Here I am
I grew up amongst those who spoke in the voices of angels, yet my body was a fantasy. A conjuring of nature, an abrupt reminder of the dissonance of thought which dominates the chosen.
I am intersex.
The sun beat its own inevitable paradiddle upon my eyelids, a reminder of the corporeal nature of my body. My mum hurried towards the car: a utopia of normalcy in a concrete structure of ordered confusion.
I remember her panicked look a moment ago, the pastel jaundiced yellow walls of the waiting room, the knowing clinical smile of an adult who knew my body better than the person inhabiting it.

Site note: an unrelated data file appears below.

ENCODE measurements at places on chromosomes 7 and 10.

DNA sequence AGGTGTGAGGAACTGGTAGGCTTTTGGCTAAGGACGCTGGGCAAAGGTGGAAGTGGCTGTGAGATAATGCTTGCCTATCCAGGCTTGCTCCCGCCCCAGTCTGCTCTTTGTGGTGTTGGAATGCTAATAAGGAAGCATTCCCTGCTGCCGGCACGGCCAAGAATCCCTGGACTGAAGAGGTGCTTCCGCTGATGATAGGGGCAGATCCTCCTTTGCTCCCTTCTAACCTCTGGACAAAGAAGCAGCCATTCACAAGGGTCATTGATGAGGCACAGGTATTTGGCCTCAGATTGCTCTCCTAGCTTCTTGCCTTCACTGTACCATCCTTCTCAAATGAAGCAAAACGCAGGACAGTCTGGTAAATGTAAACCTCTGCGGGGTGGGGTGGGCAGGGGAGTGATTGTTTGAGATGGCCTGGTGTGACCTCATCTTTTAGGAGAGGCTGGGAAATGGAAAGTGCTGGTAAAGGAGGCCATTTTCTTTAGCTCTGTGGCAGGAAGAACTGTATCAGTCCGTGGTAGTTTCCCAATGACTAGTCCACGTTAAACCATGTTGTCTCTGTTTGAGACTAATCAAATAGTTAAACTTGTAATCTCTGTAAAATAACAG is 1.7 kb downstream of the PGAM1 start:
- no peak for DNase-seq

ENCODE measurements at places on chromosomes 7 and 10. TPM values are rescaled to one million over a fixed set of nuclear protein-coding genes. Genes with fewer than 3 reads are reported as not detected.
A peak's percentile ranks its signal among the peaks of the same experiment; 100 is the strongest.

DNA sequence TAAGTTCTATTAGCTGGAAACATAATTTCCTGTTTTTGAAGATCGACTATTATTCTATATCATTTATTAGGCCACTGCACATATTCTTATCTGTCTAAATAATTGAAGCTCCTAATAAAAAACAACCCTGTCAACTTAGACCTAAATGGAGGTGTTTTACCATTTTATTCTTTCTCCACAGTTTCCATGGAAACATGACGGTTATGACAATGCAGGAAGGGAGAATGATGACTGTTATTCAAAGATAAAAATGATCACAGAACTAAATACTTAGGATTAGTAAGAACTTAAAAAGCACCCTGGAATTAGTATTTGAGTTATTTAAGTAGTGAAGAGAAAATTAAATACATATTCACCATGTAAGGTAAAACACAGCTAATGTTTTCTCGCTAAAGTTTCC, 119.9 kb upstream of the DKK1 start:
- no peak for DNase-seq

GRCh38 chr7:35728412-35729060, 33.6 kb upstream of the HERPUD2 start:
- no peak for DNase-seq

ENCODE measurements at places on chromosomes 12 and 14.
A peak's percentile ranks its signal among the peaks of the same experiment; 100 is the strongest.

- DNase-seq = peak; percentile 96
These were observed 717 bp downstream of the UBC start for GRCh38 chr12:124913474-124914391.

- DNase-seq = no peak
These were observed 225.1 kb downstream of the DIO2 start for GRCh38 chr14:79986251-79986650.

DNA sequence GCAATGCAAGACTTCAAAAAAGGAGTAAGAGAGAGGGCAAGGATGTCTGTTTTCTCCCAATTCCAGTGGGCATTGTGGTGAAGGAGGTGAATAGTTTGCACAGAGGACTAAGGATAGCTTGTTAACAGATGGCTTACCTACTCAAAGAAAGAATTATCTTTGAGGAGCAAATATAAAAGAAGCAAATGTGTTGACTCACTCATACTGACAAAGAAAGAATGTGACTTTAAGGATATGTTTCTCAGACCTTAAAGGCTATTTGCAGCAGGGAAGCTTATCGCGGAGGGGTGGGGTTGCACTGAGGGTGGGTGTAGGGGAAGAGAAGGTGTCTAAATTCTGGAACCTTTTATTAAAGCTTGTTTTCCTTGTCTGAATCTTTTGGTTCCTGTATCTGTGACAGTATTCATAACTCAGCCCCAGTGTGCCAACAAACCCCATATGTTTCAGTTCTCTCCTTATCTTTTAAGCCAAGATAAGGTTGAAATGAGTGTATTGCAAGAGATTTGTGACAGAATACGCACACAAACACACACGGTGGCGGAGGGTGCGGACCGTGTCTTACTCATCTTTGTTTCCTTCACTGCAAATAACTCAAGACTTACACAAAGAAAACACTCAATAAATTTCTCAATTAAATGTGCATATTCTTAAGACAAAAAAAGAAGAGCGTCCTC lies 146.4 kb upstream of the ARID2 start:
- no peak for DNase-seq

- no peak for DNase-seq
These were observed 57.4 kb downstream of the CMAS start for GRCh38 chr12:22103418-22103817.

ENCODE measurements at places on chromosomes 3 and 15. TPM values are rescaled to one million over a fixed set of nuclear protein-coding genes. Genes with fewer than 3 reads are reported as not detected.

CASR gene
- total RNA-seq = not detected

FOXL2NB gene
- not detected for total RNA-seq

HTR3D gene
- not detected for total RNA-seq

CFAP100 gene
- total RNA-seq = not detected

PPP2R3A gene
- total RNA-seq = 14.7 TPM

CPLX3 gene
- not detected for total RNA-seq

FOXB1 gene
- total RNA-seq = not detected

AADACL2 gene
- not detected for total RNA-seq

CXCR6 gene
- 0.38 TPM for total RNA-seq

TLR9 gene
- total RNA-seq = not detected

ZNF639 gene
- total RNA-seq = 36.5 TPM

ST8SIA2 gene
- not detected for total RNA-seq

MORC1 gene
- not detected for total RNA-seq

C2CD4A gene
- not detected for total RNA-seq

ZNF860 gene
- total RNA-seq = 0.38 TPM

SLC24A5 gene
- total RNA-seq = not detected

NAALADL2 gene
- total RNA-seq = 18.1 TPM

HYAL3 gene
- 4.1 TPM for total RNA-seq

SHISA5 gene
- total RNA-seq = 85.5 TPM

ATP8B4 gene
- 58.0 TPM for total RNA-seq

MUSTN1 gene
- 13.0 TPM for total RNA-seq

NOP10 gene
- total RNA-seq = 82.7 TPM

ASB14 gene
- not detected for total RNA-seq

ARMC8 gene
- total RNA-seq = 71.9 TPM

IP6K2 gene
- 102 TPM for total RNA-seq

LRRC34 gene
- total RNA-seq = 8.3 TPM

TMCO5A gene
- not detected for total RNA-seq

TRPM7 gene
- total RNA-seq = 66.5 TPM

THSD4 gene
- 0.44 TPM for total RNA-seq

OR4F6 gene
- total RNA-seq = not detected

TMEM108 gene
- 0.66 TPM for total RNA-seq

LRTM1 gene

Every six months this inexorable rigmarole was a reminder of the provocative nature of my 12-year-old self.
The blissful primordial epoch of my childhood was at an abrupt end. I had never been so aware of my abject physical failings, so aware of my apparent gender.
This gender only made aware on an observation table, behind closed doors.
My gender must be a temporary thing as transparent and fleeting as the disposal paper which hid my body from the lino covering of its temporal holding.
I remember the paralysis of acceptance of a consent already given, a consent which was not said but given by my atypical existence.
I am one not many—here I am.